THE Ellison District Council’s work to acknowledge the deaths of Aboriginal people at Waterloo Bay in May 1849 through its Reconciliation Monument Wording project has been recognised at the National Local Government Awards.
The project won the Promoting Indigenous Recognition category, which acknowledges that Aboriginal and Torres Strait Islander Australians were the first inhabitants of the nation and that their unique culture and history is valued.
The Elliston District Council’s project was the only one from South Australia to win one of the 10 category awards.
The council’s chairman Kym Callaghan said the council was “really pleased” as it was recognition for what everyone went through, both in 1849 and, more recently, in getting the wording in place.
“The whole coastal trail project was hard to work through – we had the funding pulled at one stage – but the council pushed ahead with it,” he said.
“Then we got the reconciliation monument up and that went up alright but we struggled over the wording.
“Getting recognition for the wording reaffirms that what we did, that the decision we made was the right one,” Mr Callaghan said.
He said making a decision on the wording, in particular the use of the word massacre, was not one the council had taken lightly.
Mr Callaghan said it was only after months of meetings with people both for and against the wording and the Wirangu that the council felt comfortable voting on the wording.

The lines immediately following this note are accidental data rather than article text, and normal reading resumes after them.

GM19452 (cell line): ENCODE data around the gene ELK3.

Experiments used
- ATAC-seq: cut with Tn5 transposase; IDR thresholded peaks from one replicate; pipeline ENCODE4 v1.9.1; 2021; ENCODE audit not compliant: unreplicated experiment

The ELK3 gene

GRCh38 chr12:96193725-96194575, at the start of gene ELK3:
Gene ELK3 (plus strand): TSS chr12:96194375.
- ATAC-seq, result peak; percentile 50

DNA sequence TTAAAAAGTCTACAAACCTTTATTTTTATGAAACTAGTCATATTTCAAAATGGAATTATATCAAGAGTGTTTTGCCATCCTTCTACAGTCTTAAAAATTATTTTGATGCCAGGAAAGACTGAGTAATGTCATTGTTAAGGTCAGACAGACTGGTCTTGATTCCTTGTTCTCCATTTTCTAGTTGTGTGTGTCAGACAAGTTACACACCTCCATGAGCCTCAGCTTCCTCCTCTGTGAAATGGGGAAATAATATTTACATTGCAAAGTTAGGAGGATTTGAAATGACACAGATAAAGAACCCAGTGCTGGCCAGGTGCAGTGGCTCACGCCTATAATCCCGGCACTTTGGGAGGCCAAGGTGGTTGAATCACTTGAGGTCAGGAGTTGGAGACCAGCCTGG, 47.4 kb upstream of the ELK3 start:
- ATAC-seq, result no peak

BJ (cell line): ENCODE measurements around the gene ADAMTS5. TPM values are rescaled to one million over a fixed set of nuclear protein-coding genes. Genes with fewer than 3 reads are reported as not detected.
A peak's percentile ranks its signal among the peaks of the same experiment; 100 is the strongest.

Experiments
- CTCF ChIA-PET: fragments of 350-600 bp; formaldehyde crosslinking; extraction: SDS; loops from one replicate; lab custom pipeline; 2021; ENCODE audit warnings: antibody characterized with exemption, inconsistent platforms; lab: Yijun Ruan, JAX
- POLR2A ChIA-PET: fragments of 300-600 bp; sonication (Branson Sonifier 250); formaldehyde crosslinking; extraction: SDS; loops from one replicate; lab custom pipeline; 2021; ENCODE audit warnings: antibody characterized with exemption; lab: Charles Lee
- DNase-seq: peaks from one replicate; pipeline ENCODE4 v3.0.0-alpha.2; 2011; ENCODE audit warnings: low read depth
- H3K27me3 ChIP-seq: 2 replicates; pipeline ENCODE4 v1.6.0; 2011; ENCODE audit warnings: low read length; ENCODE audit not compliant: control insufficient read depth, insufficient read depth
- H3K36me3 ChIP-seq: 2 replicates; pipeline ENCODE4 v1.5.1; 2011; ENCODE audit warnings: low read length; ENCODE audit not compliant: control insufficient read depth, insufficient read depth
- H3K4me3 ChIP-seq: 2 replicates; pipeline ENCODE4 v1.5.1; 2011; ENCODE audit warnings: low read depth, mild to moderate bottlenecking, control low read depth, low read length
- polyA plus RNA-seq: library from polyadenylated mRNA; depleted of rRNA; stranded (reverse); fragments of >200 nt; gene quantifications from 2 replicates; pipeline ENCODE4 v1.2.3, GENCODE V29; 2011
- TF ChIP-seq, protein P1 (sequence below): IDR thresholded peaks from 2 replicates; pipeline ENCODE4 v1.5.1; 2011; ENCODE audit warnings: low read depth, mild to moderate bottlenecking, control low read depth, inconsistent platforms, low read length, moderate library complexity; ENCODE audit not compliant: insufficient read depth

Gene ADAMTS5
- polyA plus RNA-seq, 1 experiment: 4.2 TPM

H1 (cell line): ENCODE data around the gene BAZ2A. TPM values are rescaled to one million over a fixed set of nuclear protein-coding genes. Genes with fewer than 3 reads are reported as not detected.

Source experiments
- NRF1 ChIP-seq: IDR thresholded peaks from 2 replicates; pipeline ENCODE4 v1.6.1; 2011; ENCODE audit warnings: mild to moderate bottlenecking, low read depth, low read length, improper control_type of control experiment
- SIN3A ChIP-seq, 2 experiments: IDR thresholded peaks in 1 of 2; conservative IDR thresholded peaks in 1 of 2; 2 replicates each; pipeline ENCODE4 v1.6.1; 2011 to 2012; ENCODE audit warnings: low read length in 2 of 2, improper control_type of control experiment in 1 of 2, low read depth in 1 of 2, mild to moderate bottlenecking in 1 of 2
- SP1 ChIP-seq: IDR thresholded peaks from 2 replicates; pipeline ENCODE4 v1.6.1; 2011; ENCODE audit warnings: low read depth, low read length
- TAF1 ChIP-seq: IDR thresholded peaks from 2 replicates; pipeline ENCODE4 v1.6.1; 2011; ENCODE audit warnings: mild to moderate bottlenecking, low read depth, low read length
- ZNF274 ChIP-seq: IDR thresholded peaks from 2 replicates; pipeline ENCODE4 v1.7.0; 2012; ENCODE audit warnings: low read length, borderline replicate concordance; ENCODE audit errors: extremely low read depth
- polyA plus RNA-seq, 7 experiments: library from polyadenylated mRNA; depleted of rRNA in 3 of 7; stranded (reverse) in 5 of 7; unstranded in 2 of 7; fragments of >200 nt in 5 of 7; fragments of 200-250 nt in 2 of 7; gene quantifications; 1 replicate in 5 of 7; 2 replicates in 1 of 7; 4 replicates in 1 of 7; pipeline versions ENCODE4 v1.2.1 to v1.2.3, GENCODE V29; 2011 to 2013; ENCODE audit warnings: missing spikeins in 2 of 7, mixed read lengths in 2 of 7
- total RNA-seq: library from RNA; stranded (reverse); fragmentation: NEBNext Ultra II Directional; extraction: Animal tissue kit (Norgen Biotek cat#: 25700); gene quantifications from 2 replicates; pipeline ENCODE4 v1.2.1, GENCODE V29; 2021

“At the time we made sure everyone had an opportunity to say their piece and hear from the Wirangu and it wasn’t easy but that’s democracy,” Mr Callaghan said.
Mr Callaghan said the Elliston reconciliation monument and wording was the first of its kind in South Australia.
He said it was exciting for the council to receive such a high level of recognition for the project and he thought the Wirangu community would be excited about it too.
Mr Callaghan said council representatives would travel to Canberra on June 19 to accept the award and for the announcement of the winner of the National Excellence in Local Government award.
“I would hope and expect that we would also have a couple of Wirangu people with us in Canberra,” Mr Callaghan said.
“I certainly wouldn’t feel right accepting the award without them there.”